A GREEN group in Chichester has evolved to allow businesses to save money for the future.
Solesco grew out of Transition Chichester and has announced the launch of a new scheme designed to get solar panels fixed onto business rooftops.
A major employer in the Observer area looks set to sign a contract with Solesco in the near future, with hopes high this can pave the way for more to follow.
Tom Broughton was one of the founding members of Transition Chichester in 2008 and the cooperative group Solesco has been formed under the umbrella of Community Energy South – a group interested in furthering solar energy.
“It’s viable because we’re in one of the sunniest places in the UK with one of the highest carbon footprints,” said Tom.
The way it works is if a business is interested in having solar panels, Solesco will supply and install them.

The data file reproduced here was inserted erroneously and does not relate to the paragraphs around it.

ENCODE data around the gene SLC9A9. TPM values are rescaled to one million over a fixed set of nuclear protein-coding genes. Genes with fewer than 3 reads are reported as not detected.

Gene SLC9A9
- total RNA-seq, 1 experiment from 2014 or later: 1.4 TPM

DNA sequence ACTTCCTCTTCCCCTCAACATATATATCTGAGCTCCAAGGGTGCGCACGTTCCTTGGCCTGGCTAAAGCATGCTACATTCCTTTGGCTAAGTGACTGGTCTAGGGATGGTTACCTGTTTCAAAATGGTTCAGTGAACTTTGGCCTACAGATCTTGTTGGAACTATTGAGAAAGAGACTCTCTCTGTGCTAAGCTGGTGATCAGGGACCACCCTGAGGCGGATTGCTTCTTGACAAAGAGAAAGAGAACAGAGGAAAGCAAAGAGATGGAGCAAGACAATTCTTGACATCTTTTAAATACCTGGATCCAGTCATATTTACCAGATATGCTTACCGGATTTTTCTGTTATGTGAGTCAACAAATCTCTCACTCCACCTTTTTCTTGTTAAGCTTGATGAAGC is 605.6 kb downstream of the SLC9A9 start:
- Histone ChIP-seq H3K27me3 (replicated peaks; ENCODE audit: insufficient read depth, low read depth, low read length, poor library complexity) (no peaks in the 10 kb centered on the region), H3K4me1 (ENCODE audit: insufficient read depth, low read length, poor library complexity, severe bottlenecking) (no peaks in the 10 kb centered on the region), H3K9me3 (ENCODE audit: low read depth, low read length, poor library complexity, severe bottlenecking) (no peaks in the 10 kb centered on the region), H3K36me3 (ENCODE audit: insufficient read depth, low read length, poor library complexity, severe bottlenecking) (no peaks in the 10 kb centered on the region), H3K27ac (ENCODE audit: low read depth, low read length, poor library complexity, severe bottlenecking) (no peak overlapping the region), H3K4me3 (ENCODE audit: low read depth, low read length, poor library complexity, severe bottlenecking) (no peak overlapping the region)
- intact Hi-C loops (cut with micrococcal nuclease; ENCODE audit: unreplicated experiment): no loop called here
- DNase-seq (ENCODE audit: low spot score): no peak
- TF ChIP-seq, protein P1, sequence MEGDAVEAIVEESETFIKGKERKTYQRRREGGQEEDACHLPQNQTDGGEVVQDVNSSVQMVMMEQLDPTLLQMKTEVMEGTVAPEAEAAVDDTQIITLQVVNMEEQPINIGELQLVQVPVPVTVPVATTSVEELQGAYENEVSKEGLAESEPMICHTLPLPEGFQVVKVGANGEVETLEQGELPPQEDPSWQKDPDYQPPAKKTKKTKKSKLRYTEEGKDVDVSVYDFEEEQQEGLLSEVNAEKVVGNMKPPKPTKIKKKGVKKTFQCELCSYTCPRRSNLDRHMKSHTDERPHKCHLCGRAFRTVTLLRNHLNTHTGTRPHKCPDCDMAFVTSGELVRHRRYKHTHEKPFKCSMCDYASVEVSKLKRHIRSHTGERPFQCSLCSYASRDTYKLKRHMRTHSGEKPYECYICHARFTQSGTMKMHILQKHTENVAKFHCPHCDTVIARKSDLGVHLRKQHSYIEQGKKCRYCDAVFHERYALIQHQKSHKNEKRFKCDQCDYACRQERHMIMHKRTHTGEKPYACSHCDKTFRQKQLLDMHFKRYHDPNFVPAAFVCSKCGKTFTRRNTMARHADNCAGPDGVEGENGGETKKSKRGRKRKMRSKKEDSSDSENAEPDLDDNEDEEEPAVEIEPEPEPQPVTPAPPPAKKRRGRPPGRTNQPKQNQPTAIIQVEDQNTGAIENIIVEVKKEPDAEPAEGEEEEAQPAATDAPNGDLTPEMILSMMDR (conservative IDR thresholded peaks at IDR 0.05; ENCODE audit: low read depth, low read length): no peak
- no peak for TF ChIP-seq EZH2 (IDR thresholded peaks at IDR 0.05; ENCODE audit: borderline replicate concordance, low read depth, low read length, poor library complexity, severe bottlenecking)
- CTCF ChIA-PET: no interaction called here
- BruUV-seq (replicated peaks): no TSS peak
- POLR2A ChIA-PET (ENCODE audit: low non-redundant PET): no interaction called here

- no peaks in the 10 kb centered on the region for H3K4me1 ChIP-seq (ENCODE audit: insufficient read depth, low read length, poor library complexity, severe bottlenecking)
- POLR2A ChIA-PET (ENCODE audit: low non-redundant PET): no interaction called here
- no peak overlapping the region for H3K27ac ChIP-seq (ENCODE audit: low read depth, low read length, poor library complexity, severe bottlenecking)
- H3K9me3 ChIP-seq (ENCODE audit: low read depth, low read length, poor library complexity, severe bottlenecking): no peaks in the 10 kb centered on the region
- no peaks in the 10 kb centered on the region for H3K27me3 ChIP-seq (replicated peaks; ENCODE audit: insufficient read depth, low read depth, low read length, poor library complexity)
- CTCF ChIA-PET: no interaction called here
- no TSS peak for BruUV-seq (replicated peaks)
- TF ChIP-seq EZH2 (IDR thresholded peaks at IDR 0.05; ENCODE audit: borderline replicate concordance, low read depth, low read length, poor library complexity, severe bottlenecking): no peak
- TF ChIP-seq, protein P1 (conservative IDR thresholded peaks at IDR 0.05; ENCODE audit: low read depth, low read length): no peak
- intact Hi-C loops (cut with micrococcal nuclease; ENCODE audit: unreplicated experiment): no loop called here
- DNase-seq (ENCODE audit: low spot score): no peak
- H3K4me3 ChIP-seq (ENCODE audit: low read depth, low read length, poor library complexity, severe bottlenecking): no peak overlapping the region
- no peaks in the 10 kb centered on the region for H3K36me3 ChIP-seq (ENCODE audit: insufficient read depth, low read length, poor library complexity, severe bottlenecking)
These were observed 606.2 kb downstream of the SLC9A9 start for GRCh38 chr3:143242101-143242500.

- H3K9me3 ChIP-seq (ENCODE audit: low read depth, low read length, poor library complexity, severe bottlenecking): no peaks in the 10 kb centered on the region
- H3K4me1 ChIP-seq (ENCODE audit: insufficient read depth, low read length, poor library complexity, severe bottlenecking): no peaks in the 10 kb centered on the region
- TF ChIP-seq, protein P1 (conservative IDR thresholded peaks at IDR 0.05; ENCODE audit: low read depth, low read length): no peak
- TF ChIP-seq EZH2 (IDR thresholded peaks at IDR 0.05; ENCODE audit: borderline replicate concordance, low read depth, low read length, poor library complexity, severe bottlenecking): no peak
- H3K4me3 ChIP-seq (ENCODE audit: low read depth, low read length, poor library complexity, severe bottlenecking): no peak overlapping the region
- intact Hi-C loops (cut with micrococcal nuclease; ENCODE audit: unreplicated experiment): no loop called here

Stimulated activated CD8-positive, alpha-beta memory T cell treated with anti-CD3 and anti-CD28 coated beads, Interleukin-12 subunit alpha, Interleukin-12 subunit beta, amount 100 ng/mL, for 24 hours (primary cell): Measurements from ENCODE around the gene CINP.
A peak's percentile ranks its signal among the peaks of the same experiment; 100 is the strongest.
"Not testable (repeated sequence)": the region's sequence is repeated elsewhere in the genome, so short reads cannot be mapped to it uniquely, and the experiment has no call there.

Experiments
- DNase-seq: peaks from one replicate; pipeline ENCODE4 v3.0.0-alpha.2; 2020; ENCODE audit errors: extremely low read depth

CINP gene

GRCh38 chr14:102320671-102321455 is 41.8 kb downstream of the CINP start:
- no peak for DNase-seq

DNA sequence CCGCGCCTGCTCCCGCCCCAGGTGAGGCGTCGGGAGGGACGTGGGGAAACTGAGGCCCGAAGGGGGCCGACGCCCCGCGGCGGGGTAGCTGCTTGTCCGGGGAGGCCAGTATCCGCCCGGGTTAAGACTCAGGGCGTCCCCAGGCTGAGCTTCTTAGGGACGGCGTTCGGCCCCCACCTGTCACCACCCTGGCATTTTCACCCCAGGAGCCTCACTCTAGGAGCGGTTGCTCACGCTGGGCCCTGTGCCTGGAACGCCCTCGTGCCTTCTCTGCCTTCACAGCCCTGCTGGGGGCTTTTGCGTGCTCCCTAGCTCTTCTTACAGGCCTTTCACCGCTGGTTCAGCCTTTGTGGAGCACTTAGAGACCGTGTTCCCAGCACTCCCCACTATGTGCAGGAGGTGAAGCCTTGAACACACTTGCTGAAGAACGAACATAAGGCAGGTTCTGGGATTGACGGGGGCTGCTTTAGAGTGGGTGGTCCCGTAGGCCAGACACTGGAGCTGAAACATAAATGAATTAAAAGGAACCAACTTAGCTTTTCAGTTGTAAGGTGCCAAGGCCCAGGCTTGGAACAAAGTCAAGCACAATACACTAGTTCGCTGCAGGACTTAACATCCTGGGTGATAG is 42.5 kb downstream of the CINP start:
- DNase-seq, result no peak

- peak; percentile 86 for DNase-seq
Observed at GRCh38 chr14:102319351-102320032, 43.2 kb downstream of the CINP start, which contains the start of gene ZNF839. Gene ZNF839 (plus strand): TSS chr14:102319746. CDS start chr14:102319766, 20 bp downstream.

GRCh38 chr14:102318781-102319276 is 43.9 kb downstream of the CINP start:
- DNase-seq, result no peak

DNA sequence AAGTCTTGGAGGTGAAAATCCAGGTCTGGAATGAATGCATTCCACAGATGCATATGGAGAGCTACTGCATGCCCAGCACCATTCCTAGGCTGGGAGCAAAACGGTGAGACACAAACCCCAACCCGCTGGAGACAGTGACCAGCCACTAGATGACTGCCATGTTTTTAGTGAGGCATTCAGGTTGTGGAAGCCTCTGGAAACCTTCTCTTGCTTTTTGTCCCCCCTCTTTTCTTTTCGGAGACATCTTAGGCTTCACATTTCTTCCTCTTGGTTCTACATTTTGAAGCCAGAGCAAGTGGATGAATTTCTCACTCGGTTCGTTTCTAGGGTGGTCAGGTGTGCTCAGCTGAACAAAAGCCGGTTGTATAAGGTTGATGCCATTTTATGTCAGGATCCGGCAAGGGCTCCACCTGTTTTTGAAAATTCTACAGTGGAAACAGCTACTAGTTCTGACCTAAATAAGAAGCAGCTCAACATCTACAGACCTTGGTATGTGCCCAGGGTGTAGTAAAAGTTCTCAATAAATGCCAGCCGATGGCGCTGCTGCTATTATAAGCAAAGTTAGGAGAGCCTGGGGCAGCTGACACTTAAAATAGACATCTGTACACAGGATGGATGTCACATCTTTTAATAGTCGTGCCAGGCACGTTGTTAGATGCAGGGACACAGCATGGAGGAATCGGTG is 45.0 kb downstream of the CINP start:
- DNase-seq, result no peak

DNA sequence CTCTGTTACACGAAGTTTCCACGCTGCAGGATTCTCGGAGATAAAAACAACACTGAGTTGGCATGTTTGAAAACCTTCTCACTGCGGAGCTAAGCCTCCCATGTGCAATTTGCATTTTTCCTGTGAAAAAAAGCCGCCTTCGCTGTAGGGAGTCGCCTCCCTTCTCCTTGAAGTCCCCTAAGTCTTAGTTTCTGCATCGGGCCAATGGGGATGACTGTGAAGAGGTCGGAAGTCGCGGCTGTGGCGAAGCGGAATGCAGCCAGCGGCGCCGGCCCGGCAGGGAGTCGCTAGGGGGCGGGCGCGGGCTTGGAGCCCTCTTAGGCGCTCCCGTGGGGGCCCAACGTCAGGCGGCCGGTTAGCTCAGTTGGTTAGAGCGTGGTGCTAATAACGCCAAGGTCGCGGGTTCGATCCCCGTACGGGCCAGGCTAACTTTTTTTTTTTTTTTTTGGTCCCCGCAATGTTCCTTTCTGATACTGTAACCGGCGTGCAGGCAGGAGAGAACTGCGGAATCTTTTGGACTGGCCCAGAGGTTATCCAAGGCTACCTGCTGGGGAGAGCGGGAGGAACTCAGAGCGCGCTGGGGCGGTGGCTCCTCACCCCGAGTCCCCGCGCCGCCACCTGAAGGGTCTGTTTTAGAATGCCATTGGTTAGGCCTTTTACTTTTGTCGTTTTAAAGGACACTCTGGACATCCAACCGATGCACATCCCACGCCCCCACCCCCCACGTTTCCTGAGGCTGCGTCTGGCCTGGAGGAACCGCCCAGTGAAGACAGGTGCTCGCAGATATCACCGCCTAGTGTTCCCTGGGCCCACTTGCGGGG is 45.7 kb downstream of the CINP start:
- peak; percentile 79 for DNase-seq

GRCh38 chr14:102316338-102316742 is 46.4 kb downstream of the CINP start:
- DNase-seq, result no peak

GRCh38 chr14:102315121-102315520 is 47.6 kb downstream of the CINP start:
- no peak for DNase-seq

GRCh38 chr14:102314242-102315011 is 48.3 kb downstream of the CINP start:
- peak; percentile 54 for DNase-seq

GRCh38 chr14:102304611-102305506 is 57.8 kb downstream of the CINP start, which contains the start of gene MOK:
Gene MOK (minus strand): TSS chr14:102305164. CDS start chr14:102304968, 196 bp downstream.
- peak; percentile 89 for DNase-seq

It plans to raise the money with a share offer that will be open to the general public. A share prospectus is expected to be published soon.
According to Tom, the business saves money because electricity bills drop as it is supplying its own electricity, plus Tom said they would benefit from feed-in tariffs, meaning each business got back a guaranteed amount of money for every unit of electricity they generated.
“The International Energy Agency published a report saying by 2050 solar power will be the most significant energy source in the world,” he said. “I think solar power is our future.”
The model follows an example set up in Lewes, where a group called Ovesco used similar means to install solar panels on top of a brewery. It was so successful the model is being copied.
The ideal businesses, according to Tom, are ones with high energy use during the day and also large rooftops where panels could be installed. Solesco plans to operate across the Observer area.
“They get to keep the electricity produced plus green credentials and share partners get a dividend from the panels over 20 years,” said Tom. He added businesses wanting to invest in solar power but without adequate roof space would still be able to invest in shares and receive a divided, with Solesco targeting a five per cent annual dividend.